Construction Takeoff Essentials and Tips for Small Firms

By: Andrew Conrad on March 14, 2023
On this page:

When you’re starting a new construction project, you want to make sure that you have all of your materials and resources accounted for and procured before breaking ground. Otherwise, you risk getting halfway through the project only to realize you’ve run out of materials. 

This process is called takeoff, and as a construction professional at a small, growing firm, you’ve likely been through at least a few. But you might not be doing construction takeoff as efficiently and effectively as possible. That’s where construction takeoff software comes in. 

According to our survey of more than 300 construction professionals (methodology below), only 63% reported using takeoff software, despite the valuable advantages it offers.*

In this article, we’ll take a closer look at construction takeoff, including tips from an experienced construction professional.

Takeoff tips from a construction pro

We talked to Ben Gagnon, head of preconstruction for San Diego-based builder SnapADU [1], to get his takeoff tips. As a former project manager for most of his nearly decade-long career in construction, Ben understands how important it is to get everything in order before breaking ground on a new project.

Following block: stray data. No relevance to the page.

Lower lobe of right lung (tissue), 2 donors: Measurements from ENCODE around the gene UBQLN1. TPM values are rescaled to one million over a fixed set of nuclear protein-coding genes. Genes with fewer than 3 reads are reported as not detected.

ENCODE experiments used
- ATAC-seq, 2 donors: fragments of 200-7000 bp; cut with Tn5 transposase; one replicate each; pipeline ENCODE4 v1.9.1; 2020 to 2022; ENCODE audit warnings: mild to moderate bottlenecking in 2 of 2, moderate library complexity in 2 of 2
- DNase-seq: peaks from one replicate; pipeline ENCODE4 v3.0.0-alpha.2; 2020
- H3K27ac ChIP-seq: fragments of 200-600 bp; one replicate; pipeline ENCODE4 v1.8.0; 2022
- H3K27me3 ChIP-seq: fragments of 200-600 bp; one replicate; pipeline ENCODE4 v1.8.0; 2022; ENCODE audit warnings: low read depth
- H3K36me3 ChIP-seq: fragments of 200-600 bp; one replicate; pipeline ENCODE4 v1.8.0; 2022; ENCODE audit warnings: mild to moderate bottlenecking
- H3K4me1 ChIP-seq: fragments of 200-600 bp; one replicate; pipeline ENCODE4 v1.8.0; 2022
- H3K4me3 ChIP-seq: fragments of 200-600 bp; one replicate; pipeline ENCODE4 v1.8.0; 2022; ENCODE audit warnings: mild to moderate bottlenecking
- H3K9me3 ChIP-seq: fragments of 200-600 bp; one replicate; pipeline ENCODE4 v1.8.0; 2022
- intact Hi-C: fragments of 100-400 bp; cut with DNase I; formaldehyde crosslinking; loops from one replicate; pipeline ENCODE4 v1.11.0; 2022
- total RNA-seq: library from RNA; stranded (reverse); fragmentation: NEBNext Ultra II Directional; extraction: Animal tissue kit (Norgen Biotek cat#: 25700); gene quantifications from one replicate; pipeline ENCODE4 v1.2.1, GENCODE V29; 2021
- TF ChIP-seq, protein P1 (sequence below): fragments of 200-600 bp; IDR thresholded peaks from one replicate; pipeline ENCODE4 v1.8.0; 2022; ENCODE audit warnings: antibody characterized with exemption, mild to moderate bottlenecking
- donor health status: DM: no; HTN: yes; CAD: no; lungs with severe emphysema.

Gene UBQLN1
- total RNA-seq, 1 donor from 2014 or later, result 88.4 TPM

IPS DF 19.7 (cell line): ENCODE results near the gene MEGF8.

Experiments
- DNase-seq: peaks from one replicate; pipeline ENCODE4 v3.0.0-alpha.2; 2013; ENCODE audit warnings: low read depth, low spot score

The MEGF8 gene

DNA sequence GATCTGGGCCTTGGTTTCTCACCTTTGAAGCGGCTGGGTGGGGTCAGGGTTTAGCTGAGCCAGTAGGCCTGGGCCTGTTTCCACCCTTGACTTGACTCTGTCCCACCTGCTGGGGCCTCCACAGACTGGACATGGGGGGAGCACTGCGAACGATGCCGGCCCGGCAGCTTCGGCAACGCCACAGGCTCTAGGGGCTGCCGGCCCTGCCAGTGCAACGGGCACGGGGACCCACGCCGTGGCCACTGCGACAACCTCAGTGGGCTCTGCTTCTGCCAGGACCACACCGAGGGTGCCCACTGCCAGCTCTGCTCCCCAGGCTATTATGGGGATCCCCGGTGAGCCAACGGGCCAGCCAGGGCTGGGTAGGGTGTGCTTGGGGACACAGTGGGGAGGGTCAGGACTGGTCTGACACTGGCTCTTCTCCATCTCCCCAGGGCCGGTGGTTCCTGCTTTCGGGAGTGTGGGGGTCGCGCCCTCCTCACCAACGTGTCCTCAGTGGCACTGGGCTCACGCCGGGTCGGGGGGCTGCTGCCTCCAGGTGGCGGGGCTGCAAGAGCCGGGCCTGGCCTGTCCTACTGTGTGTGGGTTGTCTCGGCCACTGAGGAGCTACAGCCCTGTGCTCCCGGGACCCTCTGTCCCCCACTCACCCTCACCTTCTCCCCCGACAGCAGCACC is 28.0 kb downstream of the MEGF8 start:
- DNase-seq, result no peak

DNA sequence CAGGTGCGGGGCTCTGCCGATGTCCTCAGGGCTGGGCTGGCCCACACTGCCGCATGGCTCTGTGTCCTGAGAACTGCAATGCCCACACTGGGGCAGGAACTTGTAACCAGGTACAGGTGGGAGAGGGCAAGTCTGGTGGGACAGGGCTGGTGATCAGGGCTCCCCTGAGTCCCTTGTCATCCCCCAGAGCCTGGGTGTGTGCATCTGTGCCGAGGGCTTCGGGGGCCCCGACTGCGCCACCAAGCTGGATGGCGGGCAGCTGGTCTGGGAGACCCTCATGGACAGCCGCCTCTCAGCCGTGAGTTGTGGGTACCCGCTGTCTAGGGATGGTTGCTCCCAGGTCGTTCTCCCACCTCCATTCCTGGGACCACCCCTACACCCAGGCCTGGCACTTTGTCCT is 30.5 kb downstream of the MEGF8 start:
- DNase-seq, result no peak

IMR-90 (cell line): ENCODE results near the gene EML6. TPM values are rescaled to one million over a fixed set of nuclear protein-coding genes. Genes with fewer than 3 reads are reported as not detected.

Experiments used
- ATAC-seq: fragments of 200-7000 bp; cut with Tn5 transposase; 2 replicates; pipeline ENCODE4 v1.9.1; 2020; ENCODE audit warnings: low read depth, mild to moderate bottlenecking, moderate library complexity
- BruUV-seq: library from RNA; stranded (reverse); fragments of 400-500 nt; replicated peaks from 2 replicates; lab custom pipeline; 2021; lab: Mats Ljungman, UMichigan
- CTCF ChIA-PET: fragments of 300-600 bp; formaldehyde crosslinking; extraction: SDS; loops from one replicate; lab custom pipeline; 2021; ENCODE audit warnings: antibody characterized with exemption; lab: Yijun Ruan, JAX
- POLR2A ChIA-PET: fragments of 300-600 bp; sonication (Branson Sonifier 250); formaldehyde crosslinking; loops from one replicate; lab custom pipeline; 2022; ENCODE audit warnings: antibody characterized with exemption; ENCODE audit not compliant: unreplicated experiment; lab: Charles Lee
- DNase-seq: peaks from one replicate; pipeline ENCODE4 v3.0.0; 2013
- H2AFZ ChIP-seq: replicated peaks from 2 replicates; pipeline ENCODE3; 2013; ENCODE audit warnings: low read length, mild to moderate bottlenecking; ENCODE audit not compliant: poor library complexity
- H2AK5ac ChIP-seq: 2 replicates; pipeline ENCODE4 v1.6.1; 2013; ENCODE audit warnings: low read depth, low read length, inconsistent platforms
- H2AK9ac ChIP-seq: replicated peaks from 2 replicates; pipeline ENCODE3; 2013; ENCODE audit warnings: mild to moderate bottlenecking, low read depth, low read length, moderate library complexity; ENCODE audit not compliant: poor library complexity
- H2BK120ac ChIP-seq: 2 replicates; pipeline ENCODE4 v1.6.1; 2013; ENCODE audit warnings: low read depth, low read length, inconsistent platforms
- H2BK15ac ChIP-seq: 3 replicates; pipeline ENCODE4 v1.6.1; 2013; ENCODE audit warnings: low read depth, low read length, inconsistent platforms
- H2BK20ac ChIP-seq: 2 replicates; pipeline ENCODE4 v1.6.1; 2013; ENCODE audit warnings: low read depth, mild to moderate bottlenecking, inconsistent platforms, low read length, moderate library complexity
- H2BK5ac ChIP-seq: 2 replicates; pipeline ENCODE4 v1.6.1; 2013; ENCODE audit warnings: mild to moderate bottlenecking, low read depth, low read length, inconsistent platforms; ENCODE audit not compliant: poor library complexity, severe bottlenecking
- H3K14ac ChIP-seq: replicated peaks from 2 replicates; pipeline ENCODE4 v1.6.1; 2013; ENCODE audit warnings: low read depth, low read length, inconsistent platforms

“How many sinks are there in this project? Do we have all those things ordered? Quantities just need to be verified and assured that they're going to be delivered in the right quantity, and when they're going to be delivered,” he said. “I think (that’s) probably the most important aspect of the takeoff.”

Ben Gagnon

head of preconstruction for SnapADU [1]

Getting these numbers right the first time is even more important with rising material costs and ongoing supply chain issues [2]. Fortunately, an effective and thorough takeoff can reduce cost overruns, improve budgeting estimates, and help projects finish on time through better planning. 

What is a takeoff in construction?

A takeoff in construction is the process of studying the blueprints and project plans to gather information on all the different materials and quantity of those materials that will be needed to complete the project.

“A takeoff is part of the estimation process,” Gagnon said. “How many square feet is the flooring? How big is the roof? How much wall area are we going to have to do for siding or stucco?”

While the term “takeoff” might evoke images of an airplane taking off from the runway, takeoff isn’t actually related directly to a construction project starting or lifting off. In fact, the term “takeoff” seems to come from taking quantities off of the blueprint and entering them into a spreadsheet or construction estimating software.